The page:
Has the county invested enough in public transportation projects, including the regional bus network and BikeHoward program?
Walsh: The County has invested plenty, although much of the money could be spent better. Residing in western Howard County, I see many roads favored by cyclists that are hazardous areas just waiting for accidents to happen. Where feasible, I would like to see bike lanes installed (particularly on upgrades) on certain roads to separate bicycle and motor vehicle traffic.
The state is recommending a constant yield property tax rate of 99 cents for the budget year ahead, below the current tax rate. Do you support reducing the tax rate to the constant yield level and adopting zero-based budgeting?
Walsh: Yes. Marylanders are already over-taxed, and every reduction in the already-heavy tax burden is welcome. Every agency should be required to justify their entire budget each year, not just their proposed increased spending.

Jim Walsh's School Safety Initiative Proposal



March 27, 2018

Jim Walsh, Republican candidate for Howard County council, today announced a new proposal to address student safety in Howard County schools.

Walsh’s proposal calls for using best available technology practices, including bullet-resistant glass and doors, communications systems, alarms, security cameras that can be monitored by police, and other features designed to stop an attacker in their tracks.

The estimated cost for installing this technology in every Howard County school would be approximately $40 million.  Walsh proposes to fund the security enhancements through private donations to a charitable foundation to be established.

“This is an issue that is too important to let partisan politics get in the way of a solution”, Walsh said.  He also explained the advantage to Howard County residents of using a charitable foundation for funding:  “Deductions for contributions to the foundation will not be limited by the recently-enacted tax act, which sets a cap on deductions for state and local taxes.  With roughly 100,000 households in Howard County, full funding for implementing the proposal could be achieved if each household contributed $80 per year for five years.”

For more information, please contact Jim Walsh at:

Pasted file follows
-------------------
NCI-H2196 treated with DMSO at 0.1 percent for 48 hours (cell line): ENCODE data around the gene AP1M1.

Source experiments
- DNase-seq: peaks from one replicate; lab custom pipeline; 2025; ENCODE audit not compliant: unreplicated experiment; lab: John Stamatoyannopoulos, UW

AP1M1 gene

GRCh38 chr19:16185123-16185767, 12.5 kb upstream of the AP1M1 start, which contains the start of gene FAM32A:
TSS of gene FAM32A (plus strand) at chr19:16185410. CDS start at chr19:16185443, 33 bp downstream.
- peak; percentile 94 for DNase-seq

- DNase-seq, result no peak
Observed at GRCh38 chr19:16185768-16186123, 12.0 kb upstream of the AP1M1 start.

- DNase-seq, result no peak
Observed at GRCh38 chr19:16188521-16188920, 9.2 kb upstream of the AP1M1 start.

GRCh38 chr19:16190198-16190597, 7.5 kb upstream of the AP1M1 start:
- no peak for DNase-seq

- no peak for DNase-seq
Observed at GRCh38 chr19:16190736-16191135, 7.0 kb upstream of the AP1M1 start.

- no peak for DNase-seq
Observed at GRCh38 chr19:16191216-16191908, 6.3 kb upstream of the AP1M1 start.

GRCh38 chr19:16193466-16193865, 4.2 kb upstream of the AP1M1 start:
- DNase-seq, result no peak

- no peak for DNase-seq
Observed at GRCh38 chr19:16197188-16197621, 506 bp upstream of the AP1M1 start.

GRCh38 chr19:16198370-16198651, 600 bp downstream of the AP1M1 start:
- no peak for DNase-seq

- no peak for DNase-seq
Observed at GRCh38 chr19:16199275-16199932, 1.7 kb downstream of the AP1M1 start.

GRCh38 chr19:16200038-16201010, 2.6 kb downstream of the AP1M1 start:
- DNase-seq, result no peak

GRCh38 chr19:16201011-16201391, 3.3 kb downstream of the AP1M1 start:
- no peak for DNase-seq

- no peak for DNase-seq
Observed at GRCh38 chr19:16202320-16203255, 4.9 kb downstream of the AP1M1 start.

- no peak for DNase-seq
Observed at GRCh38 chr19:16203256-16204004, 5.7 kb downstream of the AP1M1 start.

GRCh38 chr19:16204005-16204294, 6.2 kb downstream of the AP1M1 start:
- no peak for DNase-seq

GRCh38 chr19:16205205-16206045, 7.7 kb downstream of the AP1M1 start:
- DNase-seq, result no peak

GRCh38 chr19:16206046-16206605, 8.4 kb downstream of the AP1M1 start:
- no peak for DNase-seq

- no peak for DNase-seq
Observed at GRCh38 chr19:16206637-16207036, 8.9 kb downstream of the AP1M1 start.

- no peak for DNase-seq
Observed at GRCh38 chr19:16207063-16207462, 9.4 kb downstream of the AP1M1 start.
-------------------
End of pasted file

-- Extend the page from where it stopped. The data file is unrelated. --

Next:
Authority: Citizens for Jim Walsh, Teresa Sanders, Treasurer

A Vision, A Plan


Howard County moved from the shadows of Baltimore City and County in the late 1950’s and early 1960’s with Jim Rouse’s vision for an inclusive community between the Baltimore and Washington D.C. corridors.  Howard County has become recognized nationally for its quality of life by all who are fortunate to call it home.

It is important that the decisions made today provide for an orderly process as the county moves forward.  The Howard County Council members serve as the County’s Zoning Board; thus, it is important that its members view the county as one county and make decisions that represent all residents and districts.  Having served on the County Appeals Board for 10 years and as a member of the Charter Review Commission, I offer “A Vision, A plan” to you, the voters, if elected to represent District 5.


  • TAXES - "Government funding" is your tax dollars. I will fight to hold the line on taxes, be a responsible steward, respectful of your hard-earned money, and work to reduce taxes wherever possible.
  • PUBLIC SAFETY - Police, fire, and rescue services are a high priority and must be responsibly budgeted and staffed in order to meet the growing needs of the county. 
  • EDUCATION - Continue raising the educational standards for Howard County’s nationally top-ranked public schools to achieve the best results for your taxpayer dollars.  Recruit and retain the best and brightest educators.
  • OPEN SPACE – Preserve and maintain current open space and work to incorporate more open space with additional acquisition of land for community parks.
  • DEVELOPMENT – Development continues to be a significant area of concern with residents.  The county is currently faced with overcrowded schools at all levels, major traffic congestion, and an infrastructure insufficient to meet future demands. I support orderly and responsible development after adequate infrastructure has been built and ensure that future development does not outpace the county’s ability to adequately support it.